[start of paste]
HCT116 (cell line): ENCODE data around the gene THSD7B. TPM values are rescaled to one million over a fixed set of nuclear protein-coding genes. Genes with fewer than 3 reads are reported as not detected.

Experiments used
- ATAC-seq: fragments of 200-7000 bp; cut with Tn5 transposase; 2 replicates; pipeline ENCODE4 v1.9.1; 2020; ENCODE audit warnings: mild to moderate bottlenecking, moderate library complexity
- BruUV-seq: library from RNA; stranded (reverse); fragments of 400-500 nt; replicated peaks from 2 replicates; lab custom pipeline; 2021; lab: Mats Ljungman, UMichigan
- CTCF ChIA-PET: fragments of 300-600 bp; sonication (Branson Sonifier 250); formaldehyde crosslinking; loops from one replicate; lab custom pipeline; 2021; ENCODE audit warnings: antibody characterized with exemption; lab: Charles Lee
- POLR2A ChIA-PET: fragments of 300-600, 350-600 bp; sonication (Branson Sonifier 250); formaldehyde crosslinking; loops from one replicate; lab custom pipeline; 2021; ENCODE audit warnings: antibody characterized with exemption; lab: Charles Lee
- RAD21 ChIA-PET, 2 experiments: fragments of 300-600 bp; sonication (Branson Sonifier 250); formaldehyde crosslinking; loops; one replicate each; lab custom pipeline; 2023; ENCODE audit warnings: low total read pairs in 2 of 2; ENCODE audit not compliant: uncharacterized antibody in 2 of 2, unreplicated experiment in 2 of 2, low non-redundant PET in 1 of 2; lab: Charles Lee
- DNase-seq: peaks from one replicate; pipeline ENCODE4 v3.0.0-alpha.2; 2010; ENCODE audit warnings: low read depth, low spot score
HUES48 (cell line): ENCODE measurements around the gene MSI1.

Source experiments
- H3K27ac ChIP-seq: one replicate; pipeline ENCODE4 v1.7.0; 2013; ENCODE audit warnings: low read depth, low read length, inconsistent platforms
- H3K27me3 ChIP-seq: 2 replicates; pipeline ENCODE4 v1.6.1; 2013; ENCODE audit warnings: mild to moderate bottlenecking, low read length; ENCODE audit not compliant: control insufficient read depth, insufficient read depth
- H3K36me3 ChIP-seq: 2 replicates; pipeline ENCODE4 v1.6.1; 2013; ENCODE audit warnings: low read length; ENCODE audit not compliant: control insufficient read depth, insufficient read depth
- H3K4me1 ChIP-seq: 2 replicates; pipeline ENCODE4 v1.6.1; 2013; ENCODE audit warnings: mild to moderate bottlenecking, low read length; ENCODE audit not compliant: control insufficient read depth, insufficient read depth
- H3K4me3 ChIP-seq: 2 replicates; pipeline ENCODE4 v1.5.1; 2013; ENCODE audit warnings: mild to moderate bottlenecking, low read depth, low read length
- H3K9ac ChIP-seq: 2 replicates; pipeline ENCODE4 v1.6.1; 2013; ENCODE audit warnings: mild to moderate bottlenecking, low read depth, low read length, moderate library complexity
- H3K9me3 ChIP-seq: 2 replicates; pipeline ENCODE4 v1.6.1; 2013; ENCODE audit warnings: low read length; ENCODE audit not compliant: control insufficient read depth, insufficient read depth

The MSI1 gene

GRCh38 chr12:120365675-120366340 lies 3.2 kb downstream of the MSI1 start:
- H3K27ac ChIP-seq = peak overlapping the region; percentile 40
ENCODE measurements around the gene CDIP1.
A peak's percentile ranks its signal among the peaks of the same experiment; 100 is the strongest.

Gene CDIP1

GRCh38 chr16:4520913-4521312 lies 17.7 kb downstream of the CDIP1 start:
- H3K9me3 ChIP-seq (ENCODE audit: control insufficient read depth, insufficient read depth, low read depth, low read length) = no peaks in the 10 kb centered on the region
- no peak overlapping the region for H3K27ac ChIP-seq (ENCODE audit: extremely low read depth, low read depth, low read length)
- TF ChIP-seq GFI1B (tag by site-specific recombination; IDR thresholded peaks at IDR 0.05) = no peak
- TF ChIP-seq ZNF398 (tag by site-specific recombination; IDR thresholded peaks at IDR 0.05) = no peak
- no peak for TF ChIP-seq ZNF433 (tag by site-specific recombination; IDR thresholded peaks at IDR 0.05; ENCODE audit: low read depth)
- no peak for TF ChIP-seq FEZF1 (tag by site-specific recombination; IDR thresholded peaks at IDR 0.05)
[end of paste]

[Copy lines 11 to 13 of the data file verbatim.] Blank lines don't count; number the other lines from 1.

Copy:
- H3K27ac ChIP-seq: one replicate; pipeline ENCODE4 v1.7.0; 2013; ENCODE audit warnings: low read depth, low read length, inconsistent platforms
- H3K27me3 ChIP-seq: 2 replicates; pipeline ENCODE4 v1.6.1; 2013; ENCODE audit warnings: mild to moderate bottlenecking, low read length; ENCODE audit not compliant: control insufficient read depth, insufficient read depth
- H3K36me3 ChIP-seq: 2 replicates; pipeline ENCODE4 v1.6.1; 2013; ENCODE audit warnings: low read length; ENCODE audit not compliant: control insufficient read depth, insufficient read depth